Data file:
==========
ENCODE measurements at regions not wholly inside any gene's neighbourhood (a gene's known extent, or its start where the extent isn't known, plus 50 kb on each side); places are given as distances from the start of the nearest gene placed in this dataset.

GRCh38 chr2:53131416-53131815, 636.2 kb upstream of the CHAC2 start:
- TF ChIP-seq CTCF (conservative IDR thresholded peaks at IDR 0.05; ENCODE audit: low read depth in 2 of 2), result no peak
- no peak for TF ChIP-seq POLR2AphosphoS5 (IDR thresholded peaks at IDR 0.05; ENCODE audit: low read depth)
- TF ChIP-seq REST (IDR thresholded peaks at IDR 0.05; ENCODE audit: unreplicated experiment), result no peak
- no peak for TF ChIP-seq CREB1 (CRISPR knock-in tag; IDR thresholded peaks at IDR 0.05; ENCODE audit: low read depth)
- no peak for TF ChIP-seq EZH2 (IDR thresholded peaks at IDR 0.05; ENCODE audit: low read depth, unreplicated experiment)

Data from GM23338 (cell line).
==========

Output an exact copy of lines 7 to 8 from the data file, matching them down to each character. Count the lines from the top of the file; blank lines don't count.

- no peak for TF ChIP-seq EZH2 (IDR thresholded peaks at IDR 0.05; ENCODE audit: low read depth, unreplicated experiment)

Data from GM23338 (cell line).